Giuliani Campaign Never Really Got Going After a weak third-place finish in Florida — a state he had counted on winning — former New York Mayor Rudy Giuliani is expected to drop out of the Republican presidential race. Reports indicate he will endorse Sen. John McCain.
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Giuliani Campaign Never Really Got Going

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Giuliani Campaign Never Really Got Going

Giuliani Campaign Never Really Got Going

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STEVE INSKEEP, host:

It's MORNING EDITION from NPR News. Good morning. I'm Steve Inskeep.

RENEE MONTAGNE, host:

And I'm Renee Montagne.

When John McCain claimed victory in Florida last night, he spoke like a man who expects to be his party's nominee. He was especially generous toward other candidates whose support any Republican nominee would eventually need.

Senator JOHN McCAIN (Republican, Arizona; Presidential Candidate): I offer my best wishes to Governor Romney and his supporters. You fought hard.

(Soundbite of applause)

Sen. McCAIN: You fought hard for your candidate. And the margin that separated us tonight surely isn't big enough for me to brag about or for you to despair.

MONTAGNE: John McCain won Florida with 36 percent of the vote to Romney's 31.

INSKEEP: McCain was even more generous in his praise of another candidate whose supporters do have cause for despair this morning. Rudolph Giuliani finished far behind. He attracted only 15 percent of the votes despite a campaign strategy that focused almost exclusively on Florida. Now, the former mayor of New York is expected to drop out of the race and endorse his friend, John McCain.

NPR's Robert Smith reports from Orlando.

(Soundbite of cheering)

Mr. RUDOLPH GIULIANI (Former Republican Mayor, New York; Presidential Candidate): Thank you.

ROBERT SMITH: As Giuliani walked onto the stage last night, a woman from the crowd shouted out, it's not over.

Mr. GIULIANI: I think that comes from the great American philosophy, Yogi Berra…

(Soundbite of laughter)

Mr. GIULIANI: …right? It's not over until it's over.

SMITH: But in Giuliani's case, it never really began. The 15 percent of the vote he got in Florida was his best showing by far in the primaries - a string of embarrassing fifth and sixth place finishes for a man the media once anointed as the front-runner. It didn't take long before the crowd started to notice that Giuliani was speaking about his campaign in the past tense and with a sense of nostalgia.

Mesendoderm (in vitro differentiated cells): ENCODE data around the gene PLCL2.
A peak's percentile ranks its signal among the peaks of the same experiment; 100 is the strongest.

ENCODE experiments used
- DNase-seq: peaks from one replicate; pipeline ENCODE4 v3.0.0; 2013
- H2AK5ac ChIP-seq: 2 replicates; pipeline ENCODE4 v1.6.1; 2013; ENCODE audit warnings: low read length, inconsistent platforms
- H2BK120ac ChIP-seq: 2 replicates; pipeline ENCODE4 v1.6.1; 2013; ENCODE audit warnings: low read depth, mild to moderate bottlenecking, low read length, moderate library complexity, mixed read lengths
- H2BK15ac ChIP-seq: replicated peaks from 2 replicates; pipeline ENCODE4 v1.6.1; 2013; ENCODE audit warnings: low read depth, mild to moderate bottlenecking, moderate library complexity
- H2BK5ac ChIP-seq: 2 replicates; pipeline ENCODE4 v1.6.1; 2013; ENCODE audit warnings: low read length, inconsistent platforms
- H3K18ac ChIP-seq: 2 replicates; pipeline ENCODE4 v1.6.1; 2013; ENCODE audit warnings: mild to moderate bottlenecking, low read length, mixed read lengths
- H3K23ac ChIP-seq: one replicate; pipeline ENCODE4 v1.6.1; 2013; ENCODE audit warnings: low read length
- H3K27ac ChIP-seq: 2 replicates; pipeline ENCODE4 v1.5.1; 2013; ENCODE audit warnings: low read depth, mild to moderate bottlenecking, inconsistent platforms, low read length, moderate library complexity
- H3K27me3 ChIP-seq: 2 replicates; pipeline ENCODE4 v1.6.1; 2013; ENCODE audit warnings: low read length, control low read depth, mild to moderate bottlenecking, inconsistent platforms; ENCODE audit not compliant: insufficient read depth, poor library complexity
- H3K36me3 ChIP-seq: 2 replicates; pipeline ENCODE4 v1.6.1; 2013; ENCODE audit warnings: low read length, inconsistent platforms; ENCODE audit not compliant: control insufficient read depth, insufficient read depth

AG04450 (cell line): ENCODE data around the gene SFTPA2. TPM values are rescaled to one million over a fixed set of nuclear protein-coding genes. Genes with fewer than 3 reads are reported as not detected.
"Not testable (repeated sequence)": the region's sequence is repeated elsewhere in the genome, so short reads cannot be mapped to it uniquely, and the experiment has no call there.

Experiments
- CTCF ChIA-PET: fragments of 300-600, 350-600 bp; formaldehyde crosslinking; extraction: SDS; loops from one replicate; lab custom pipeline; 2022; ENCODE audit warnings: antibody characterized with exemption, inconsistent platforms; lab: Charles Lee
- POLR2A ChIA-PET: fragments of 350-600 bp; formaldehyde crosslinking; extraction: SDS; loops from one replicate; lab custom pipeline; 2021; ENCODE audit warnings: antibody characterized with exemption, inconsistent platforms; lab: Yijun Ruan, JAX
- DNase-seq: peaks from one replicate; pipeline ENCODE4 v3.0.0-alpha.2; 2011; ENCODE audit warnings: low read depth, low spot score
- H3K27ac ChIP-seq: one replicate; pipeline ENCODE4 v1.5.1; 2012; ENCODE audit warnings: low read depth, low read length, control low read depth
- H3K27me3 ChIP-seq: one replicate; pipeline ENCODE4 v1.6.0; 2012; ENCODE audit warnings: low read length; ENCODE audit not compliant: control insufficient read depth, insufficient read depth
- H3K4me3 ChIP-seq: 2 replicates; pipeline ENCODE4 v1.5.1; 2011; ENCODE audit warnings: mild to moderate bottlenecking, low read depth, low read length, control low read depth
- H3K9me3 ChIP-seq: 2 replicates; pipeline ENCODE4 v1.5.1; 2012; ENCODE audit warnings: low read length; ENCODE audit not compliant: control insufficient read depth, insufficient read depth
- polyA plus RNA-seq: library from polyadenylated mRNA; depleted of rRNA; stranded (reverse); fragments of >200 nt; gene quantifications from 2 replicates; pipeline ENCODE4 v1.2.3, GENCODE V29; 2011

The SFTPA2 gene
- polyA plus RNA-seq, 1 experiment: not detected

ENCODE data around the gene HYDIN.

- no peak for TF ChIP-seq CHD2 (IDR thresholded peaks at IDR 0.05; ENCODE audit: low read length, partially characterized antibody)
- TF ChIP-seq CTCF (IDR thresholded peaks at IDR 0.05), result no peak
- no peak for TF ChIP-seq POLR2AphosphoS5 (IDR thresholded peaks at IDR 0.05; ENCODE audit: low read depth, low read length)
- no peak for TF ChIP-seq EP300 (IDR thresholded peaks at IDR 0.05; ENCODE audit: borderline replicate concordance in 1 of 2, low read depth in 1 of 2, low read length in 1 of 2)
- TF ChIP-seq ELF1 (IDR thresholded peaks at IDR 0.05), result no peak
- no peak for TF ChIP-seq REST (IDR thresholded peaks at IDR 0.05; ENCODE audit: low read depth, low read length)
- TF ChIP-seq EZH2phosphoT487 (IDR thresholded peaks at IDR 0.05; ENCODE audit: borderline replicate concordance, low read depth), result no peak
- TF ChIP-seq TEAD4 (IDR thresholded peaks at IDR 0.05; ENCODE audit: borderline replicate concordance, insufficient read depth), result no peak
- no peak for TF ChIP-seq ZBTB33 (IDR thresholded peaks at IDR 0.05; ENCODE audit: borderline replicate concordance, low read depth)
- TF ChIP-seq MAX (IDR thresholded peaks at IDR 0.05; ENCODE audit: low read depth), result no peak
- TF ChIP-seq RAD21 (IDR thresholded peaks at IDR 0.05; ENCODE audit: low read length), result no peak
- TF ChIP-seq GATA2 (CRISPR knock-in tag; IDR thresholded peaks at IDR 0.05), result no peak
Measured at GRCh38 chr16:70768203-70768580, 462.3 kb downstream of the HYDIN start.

Mr. GIULIANI: The responsibility of leadership doesn't end with a single campaign. If you believe in a cause, it goes on, and you continue to fight for it, and we will.

(Soundbite of applause)

SMITH: It's not like supporters of Rudy Giuliani weren't mentally prepared for this. Even his fans, like Ralph Lovalo(ph) of Longwood, Florida, have started to second guess his strategy of skipping the early contests.

Mr. RALPH LOVALO (Resident, Longwood, Florida): I question why he didn't run very hard in Iowa and run very hard in New Hampshire. And I think that that hurt him here in Florida because a lot of times, people like to back a winner.

SMITH: The strategy might have worked if everything else had gone Giuliani's way, but it didn't.

Doug Muzzio is a professor of public affairs at Baruch College in New York.

Professor DOUGLAS MUZZIO (Public Affairs Professor, Baruch College of the City University of New York): During the month of January, not only was he under the radar, he was six feet under. He was below Ron Paul, while McCain, who would share some of the base with Giuliani - national security, not that conservative - took off and gained momentum.

SMITH: It started to seem like those early polls, the ones that had Giuliani leading in just about every state, were based on Rudy the celebrity, not Rudy the candidate.

Prof. MUZZIO: Wait, it was Rudy Giuliani, America's mayor, you know, the mythical Rudy Giuliani that was running for a long time.

SMITH: The flesh-and-blood Giuliani never seemed in sync with voters. He hammered on September 11th and terrorism, even as polls showed that people are more concerned with economic issues. He talked about victory in Iraq, even when the news from Baghdad moved off the front page.

But last night, Giuliani seemed more relaxed and happy than he'd looked in days. He made jokes and smiled. He didn't spoil the mood by formally dropping out of the race, and the crowd played along. A woman yelled out, they'll be sorry. And Giuliani blew her a kiss.

(Soundbite of laughter)

Mr. GIULIANI: You sound like my mother.

(Soundbite of laughter)

Mr. GIULIANI: If she were here, if she were here.

SMITH: Robert Smith, NPR News, Orlando.

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